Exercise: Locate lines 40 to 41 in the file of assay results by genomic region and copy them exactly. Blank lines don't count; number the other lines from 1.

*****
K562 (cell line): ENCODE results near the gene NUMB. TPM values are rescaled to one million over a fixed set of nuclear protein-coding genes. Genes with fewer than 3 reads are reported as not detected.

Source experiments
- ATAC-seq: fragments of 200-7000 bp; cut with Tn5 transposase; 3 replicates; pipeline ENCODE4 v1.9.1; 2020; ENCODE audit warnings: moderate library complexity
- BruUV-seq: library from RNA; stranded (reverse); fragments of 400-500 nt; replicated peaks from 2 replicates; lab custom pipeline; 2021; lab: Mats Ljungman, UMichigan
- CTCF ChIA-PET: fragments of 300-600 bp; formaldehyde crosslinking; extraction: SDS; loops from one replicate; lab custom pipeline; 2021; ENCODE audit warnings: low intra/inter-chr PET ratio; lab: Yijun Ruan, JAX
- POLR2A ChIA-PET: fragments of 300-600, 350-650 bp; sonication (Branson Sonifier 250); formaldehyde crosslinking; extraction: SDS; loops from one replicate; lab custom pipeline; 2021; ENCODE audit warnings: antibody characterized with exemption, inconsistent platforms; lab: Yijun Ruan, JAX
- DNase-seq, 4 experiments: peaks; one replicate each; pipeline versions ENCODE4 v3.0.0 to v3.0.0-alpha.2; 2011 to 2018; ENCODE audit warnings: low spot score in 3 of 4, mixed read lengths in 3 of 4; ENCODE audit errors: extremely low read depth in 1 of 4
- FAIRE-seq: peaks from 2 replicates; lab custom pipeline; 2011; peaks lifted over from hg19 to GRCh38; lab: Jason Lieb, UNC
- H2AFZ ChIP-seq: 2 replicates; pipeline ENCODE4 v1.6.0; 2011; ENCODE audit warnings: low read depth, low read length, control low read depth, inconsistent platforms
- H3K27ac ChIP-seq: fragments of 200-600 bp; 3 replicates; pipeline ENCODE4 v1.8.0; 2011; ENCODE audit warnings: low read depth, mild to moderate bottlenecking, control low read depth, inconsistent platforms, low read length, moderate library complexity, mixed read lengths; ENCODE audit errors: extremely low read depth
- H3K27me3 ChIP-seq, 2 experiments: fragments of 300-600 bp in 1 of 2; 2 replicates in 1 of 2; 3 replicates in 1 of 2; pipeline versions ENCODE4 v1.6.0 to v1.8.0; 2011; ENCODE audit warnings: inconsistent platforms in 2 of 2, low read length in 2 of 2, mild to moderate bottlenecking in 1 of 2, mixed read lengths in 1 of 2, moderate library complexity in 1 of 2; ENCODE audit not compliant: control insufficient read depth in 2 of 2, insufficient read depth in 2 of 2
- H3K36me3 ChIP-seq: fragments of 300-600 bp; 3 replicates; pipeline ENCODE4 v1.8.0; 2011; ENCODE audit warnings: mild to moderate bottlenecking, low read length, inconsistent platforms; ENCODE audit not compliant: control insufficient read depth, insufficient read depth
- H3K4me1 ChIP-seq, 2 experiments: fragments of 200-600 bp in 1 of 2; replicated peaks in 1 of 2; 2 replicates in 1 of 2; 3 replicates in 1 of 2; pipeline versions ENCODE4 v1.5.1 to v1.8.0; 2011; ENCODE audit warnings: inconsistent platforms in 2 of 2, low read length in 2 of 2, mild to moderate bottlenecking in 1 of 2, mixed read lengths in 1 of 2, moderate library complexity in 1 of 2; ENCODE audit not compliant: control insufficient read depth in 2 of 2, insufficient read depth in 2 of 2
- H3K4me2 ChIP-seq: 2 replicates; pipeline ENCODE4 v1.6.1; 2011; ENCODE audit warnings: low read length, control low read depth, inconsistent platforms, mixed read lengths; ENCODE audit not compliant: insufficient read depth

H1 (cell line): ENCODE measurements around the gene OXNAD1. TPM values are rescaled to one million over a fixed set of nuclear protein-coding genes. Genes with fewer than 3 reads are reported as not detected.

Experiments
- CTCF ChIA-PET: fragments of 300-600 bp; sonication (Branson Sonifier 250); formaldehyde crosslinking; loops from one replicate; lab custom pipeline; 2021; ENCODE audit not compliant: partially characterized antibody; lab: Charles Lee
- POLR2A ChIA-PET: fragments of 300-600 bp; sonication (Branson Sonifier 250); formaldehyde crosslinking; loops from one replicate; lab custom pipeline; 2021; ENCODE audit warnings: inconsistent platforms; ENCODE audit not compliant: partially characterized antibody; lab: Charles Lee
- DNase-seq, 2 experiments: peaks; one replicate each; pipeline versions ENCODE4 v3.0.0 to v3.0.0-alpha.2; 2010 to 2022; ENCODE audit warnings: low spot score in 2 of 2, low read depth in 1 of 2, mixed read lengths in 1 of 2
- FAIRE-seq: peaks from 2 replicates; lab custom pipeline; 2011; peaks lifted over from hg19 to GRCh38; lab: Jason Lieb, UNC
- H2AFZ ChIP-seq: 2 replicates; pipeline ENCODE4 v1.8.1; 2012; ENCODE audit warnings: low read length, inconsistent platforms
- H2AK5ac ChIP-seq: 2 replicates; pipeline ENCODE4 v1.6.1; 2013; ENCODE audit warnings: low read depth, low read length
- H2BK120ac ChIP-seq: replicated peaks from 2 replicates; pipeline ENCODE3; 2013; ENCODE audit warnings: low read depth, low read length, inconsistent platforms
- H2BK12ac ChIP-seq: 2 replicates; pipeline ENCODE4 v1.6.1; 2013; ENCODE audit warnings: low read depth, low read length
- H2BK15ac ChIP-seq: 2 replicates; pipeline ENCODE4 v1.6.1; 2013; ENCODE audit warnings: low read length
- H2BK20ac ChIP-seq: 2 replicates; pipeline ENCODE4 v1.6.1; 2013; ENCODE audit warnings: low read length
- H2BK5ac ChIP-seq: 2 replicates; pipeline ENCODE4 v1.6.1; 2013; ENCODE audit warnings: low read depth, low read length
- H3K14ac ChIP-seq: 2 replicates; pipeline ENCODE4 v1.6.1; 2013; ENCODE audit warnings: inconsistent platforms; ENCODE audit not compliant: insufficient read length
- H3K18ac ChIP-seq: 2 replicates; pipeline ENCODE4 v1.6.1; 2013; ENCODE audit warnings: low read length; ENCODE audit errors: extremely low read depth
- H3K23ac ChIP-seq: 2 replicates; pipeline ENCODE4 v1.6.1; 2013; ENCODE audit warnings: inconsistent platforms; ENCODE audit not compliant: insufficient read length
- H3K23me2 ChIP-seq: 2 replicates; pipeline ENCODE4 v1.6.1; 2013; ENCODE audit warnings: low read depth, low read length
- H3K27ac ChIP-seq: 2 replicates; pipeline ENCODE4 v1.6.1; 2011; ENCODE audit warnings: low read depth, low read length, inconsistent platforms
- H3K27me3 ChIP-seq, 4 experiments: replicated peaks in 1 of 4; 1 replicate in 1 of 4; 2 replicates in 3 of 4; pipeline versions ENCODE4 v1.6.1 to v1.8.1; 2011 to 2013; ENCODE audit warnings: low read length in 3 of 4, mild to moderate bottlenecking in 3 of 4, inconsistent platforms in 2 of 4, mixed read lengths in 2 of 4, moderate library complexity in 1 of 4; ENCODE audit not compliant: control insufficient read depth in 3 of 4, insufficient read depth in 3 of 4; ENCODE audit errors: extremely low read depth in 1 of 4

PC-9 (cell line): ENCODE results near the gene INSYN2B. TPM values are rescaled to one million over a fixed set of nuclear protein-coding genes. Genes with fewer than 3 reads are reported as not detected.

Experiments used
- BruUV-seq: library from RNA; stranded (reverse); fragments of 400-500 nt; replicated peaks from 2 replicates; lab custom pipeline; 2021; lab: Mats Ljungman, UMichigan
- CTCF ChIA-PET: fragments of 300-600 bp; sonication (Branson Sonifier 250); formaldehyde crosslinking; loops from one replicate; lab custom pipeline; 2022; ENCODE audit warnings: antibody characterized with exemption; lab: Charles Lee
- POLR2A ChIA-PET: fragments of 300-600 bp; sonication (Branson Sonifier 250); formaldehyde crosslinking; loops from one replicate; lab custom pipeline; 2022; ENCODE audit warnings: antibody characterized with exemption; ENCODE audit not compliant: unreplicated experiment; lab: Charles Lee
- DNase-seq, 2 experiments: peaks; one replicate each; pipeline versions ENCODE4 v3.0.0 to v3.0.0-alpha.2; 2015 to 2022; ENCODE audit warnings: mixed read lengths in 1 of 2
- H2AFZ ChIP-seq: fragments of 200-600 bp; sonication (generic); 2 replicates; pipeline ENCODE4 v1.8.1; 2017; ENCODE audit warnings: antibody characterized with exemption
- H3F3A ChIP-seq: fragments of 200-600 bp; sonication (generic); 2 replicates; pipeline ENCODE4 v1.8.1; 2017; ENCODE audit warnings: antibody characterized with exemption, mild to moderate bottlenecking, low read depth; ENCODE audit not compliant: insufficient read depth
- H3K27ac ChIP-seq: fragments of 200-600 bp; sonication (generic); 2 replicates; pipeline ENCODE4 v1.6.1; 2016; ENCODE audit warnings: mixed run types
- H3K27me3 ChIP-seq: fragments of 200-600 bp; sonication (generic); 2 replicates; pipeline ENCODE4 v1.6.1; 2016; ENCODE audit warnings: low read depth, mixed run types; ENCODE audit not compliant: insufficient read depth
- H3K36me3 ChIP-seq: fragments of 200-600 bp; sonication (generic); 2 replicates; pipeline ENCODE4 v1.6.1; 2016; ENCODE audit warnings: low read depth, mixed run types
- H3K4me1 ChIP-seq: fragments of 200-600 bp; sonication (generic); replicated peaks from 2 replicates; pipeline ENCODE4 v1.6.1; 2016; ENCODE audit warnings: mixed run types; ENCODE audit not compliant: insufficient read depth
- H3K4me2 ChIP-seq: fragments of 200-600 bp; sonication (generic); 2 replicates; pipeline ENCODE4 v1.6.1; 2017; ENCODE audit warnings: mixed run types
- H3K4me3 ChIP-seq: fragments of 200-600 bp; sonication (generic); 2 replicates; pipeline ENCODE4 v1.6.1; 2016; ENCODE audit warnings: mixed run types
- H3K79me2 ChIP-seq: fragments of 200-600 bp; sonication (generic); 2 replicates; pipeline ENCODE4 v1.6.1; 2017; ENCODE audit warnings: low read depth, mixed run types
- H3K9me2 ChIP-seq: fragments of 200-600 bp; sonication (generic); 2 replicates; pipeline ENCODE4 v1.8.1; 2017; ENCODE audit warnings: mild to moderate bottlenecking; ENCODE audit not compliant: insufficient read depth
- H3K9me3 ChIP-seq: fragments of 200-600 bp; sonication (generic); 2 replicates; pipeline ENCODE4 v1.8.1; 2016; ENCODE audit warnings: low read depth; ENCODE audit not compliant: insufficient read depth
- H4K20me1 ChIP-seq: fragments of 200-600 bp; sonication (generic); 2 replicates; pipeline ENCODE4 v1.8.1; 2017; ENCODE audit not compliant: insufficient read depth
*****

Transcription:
- H2AFZ ChIP-seq: fragments of 200-600 bp; sonication (generic); 2 replicates; pipeline ENCODE4 v1.8.1; 2017; ENCODE audit warnings: antibody characterized with exemption
- H3F3A ChIP-seq: fragments of 200-600 bp; sonication (generic); 2 replicates; pipeline ENCODE4 v1.8.1; 2017; ENCODE audit warnings: antibody characterized with exemption, mild to moderate bottlenecking, low read depth; ENCODE audit not compliant: insufficient read depth